One of the hard things about losing a baby that no one else felt, or saw, or touched is that everyone wants you to get over it quickly. They don’t have the same emotional investment. Pregnancy, with its sleepiness and dream-like quality, encourages the visions of the baby to come, the moments ahead. It’s how you get through the hard stuff—throwing up, bone-tiredness, caution and fear. So we’re wired to already see and experience this baby well beyond the sensations in our belly.
In her book Virgin Blue (which has lots of miscarriage and pregnancy trauma within it), author Tracy Chavalier’s characters, both midwives, talk about how the pregnant mother is always “listening” inside her. She’s distracted, taken out of the outside world, and focused on what is happening within.
It really doesn’t matter when the conversation stops, the day after the positive pregnancy test or during the birth, when some tragedy takes the baby during its final journey to the outside. It’s still a cutting off, a silencing of a relationship that had become the focus of your life.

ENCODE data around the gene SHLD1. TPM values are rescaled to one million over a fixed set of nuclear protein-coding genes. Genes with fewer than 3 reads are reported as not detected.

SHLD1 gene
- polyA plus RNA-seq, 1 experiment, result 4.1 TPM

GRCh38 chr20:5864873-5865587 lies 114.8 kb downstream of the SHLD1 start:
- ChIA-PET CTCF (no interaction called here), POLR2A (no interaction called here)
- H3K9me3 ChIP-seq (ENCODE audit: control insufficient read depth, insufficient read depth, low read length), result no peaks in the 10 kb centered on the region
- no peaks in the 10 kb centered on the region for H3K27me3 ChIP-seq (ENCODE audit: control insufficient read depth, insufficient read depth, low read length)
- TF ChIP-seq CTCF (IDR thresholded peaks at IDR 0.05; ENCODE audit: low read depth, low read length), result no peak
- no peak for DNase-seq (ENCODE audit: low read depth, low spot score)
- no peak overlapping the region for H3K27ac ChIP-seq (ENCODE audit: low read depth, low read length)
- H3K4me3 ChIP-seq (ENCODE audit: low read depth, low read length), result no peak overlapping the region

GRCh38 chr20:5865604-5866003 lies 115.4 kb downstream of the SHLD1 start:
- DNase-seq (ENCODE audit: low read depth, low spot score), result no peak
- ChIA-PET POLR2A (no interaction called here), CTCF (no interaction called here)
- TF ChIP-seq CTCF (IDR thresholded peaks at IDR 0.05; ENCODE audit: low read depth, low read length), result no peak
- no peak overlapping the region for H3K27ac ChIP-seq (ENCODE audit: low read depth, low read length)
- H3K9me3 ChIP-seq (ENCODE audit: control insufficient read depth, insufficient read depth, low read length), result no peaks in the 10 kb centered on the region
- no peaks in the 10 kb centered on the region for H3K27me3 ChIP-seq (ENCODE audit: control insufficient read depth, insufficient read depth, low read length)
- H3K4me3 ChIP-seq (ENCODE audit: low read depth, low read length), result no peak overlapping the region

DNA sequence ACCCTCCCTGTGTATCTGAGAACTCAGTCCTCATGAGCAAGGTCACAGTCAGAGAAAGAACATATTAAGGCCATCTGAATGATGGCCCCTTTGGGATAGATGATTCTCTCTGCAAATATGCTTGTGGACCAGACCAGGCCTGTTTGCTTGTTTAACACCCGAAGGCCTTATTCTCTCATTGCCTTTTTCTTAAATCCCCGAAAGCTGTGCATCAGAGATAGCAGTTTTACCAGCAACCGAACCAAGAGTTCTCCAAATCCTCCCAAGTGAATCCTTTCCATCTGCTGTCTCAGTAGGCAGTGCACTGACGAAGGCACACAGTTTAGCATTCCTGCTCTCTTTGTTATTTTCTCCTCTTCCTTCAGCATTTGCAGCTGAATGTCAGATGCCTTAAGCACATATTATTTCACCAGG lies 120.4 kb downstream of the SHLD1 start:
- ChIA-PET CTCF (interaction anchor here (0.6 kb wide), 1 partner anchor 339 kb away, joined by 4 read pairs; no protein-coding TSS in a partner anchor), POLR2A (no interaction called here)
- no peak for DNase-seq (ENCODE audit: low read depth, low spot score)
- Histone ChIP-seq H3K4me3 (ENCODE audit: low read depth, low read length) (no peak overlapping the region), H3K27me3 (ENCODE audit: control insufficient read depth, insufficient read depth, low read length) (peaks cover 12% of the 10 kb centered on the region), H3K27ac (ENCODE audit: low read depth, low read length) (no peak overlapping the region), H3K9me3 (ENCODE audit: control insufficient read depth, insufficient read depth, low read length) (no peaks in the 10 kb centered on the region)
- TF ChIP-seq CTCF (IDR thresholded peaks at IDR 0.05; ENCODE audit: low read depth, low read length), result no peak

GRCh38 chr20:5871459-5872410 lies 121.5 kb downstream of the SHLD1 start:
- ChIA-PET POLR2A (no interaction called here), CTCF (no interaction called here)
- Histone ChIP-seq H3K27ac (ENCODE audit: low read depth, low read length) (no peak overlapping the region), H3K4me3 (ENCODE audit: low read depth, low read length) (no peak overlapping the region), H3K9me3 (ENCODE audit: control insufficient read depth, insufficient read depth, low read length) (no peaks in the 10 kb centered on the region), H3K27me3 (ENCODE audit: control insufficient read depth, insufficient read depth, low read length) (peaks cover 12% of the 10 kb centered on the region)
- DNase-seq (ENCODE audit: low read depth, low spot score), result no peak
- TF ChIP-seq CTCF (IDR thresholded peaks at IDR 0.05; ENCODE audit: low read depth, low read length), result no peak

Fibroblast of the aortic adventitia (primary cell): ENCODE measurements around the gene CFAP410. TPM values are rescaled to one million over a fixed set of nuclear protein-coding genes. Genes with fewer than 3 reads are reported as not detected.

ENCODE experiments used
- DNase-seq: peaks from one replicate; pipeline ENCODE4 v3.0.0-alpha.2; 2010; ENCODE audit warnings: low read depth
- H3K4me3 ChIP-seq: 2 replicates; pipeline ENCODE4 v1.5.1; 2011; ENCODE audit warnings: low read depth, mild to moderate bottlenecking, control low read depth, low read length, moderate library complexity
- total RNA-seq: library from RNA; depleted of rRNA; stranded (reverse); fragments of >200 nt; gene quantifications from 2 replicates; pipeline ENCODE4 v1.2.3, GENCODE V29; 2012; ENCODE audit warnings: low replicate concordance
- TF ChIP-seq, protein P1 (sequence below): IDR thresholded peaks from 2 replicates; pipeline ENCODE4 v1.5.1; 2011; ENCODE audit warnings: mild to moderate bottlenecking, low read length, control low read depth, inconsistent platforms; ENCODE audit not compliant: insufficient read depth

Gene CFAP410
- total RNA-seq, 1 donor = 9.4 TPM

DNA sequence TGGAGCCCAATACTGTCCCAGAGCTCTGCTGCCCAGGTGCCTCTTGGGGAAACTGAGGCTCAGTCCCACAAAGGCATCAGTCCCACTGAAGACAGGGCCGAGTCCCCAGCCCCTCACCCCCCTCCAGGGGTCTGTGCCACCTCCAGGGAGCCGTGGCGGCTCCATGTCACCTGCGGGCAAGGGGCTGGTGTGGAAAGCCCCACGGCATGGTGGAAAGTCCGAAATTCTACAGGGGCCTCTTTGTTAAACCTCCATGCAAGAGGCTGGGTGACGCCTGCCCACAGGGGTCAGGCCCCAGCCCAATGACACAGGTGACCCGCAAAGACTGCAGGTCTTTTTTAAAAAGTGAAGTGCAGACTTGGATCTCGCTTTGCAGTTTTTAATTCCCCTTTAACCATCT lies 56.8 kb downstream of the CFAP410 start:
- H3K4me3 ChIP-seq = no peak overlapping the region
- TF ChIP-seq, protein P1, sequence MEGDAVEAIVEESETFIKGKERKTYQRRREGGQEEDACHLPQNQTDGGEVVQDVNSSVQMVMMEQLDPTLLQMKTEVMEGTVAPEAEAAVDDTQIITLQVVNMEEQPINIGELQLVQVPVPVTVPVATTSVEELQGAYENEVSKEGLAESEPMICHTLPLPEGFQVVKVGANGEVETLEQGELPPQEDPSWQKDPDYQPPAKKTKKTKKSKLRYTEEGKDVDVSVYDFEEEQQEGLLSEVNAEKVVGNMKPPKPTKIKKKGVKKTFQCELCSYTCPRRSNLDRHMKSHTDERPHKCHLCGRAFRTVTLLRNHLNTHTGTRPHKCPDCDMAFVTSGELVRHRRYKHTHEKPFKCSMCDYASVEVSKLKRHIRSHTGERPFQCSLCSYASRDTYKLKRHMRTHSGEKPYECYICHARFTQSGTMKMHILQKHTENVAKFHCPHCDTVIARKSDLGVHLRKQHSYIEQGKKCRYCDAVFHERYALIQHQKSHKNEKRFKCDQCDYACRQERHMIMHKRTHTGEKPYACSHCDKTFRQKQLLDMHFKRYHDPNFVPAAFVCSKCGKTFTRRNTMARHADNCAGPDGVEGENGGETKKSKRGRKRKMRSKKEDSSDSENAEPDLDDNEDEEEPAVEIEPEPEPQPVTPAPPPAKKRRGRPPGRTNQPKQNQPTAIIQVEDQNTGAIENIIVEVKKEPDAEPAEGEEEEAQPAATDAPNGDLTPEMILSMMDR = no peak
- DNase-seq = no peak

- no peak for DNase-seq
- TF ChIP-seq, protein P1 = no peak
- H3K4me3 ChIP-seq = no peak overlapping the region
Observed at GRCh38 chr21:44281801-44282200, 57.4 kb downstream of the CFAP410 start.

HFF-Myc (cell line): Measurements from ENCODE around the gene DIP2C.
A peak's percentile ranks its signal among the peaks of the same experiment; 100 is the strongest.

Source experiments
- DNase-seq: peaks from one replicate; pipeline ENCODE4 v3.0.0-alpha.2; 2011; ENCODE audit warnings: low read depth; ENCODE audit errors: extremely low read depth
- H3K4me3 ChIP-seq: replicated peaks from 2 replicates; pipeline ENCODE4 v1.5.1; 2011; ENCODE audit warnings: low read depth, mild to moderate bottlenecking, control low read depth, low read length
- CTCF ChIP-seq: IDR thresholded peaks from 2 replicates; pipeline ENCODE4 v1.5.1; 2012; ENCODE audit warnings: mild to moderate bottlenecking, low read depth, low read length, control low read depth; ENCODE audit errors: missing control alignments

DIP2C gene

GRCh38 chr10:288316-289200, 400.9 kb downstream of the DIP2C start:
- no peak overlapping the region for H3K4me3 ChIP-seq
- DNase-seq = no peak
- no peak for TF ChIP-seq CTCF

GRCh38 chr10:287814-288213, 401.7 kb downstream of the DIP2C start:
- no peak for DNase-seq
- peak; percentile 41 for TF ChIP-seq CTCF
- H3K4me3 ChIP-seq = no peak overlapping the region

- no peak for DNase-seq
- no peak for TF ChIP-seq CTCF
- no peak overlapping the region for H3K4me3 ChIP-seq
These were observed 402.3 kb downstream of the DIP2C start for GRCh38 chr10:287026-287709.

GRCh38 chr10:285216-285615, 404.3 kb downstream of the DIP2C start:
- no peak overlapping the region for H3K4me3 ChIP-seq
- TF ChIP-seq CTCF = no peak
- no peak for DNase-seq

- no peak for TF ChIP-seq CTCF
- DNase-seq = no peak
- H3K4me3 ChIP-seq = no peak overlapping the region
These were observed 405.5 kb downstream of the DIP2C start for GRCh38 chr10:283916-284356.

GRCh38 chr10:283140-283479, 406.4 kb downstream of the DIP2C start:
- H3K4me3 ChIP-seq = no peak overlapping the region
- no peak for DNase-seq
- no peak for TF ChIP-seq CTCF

Fourteen years ago today, I didn’t realize my connection had been cut. I suspected—but then every pregnant mother seems to always have some fear—but until the Doppler was silent, until the doctor was rushed in and the sonogram machine powered up, until he moved and moved and moved the paddle, trying to find an elusive heartbeat for a 20-week baby who should have filled the screen with movement and sound, but didn’t. Until I had proof; I hadn’t known.
April 28 taught me how to listen, how to hear, how to know when the conversation ceased. My next two losses were no surprise. I had learned the difference between the hum that reverberates between a mother and an unborn child and the silence that means the child is gone.